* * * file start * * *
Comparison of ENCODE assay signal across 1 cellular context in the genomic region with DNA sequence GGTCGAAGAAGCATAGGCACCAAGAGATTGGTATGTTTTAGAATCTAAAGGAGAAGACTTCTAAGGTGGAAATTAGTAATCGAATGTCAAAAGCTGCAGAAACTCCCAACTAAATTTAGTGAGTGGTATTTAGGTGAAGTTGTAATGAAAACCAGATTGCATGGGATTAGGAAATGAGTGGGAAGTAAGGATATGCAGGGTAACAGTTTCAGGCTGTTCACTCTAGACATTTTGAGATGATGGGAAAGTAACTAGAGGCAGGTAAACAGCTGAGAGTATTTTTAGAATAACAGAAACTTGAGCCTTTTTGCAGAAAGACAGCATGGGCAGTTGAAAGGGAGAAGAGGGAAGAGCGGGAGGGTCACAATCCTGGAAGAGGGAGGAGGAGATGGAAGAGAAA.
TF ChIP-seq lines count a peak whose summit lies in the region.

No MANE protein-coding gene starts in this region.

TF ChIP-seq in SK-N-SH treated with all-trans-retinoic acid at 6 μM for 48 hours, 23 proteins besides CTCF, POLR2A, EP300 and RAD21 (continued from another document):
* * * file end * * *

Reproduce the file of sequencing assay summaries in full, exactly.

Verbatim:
Comparison of ENCODE assay signal across 1 cellular context in the genomic region with DNA sequence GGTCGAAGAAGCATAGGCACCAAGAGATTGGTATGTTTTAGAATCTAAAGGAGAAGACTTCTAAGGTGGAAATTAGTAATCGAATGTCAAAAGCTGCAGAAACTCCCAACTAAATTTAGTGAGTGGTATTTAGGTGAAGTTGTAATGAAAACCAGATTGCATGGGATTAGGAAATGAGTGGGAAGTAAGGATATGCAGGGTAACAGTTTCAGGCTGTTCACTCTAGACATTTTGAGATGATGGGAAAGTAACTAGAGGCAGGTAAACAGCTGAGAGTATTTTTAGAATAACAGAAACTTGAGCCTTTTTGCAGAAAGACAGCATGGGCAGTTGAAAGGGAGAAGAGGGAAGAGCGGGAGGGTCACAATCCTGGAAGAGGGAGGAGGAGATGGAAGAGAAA.
TF ChIP-seq lines count a peak whose summit lies in the region.

No MANE protein-coding gene starts in this region.

TF ChIP-seq in SK-N-SH treated with all-trans-retinoic acid at 6 μM for 48 hours, 23 proteins besides CTCF, POLR2A, EP300 and RAD21 (continued from another document):